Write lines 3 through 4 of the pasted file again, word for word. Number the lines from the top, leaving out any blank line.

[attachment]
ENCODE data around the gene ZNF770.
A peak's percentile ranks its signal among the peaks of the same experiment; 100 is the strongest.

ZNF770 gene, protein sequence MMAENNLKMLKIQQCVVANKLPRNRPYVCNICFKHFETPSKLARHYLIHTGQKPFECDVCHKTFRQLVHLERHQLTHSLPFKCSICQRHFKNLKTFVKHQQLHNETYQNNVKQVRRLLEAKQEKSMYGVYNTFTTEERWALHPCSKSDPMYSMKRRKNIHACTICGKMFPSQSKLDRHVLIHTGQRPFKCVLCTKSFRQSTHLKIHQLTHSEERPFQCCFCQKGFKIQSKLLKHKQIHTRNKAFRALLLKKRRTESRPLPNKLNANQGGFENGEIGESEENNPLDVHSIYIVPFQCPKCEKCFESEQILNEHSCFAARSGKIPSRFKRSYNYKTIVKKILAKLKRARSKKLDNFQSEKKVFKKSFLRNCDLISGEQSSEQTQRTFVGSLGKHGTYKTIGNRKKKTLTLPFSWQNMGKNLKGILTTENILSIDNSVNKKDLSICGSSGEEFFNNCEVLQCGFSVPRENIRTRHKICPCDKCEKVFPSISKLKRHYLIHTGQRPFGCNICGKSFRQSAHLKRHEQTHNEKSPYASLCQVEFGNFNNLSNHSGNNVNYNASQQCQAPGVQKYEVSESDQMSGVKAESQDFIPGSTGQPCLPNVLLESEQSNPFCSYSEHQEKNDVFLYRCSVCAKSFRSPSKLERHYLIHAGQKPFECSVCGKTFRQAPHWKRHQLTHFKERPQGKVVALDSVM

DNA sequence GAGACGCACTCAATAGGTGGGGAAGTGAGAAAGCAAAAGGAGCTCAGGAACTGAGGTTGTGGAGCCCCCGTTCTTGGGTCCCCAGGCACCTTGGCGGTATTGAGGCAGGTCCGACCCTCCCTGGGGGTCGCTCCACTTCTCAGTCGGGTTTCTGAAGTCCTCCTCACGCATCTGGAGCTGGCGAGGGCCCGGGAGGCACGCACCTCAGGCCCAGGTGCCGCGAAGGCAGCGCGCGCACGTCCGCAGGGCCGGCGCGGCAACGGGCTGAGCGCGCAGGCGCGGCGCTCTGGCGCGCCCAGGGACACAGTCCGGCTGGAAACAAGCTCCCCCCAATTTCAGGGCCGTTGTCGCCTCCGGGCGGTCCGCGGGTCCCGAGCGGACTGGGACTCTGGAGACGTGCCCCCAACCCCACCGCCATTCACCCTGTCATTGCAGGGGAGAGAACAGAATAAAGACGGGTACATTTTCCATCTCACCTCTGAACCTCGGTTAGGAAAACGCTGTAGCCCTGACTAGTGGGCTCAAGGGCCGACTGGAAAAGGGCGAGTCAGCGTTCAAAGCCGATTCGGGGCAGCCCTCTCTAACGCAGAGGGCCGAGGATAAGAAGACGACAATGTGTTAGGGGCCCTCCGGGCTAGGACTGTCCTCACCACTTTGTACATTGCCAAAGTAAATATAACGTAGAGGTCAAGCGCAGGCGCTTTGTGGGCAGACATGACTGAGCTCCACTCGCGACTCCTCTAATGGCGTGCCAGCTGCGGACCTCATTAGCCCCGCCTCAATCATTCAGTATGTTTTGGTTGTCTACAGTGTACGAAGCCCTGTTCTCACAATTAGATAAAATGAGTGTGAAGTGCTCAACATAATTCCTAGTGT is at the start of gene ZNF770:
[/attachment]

ZNF770 gene, protein sequence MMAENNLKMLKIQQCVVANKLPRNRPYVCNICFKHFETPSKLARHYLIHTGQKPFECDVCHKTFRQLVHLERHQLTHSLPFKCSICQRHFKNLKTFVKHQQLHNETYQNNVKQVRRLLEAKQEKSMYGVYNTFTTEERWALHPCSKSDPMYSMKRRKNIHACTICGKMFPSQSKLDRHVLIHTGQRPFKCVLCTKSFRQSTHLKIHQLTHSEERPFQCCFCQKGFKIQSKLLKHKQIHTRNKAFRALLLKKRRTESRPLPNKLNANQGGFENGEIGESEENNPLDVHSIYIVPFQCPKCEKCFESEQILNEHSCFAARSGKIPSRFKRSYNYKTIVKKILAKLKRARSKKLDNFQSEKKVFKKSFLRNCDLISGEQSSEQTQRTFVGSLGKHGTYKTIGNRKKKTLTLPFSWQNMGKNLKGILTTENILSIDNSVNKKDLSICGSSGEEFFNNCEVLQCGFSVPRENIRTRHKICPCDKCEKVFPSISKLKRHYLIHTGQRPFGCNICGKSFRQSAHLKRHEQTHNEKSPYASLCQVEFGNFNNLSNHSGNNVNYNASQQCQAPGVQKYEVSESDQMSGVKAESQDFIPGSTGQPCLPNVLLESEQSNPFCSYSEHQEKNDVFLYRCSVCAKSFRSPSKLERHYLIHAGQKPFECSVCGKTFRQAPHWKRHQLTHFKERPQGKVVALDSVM

DNA sequence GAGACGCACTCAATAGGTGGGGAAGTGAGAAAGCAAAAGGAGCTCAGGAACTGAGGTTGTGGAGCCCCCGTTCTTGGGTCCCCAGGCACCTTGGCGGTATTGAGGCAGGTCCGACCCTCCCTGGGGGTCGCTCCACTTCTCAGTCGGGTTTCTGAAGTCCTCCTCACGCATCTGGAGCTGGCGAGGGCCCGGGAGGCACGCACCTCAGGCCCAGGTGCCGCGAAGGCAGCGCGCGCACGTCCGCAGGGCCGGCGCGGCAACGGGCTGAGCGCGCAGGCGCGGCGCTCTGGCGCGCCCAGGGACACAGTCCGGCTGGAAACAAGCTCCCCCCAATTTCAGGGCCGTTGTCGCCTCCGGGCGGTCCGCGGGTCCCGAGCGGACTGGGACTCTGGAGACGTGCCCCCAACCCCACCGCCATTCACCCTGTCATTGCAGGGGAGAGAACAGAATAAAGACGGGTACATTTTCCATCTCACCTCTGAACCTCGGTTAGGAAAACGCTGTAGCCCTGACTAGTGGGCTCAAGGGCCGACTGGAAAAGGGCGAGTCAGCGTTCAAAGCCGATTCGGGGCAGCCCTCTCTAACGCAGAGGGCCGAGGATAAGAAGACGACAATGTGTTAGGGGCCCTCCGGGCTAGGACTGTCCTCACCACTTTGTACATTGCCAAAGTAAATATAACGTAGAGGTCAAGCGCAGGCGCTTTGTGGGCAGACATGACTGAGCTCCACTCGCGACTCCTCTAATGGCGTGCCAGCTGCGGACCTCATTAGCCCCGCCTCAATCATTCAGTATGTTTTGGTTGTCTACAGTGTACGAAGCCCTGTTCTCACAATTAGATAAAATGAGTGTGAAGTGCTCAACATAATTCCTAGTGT is at the start of gene ZNF770: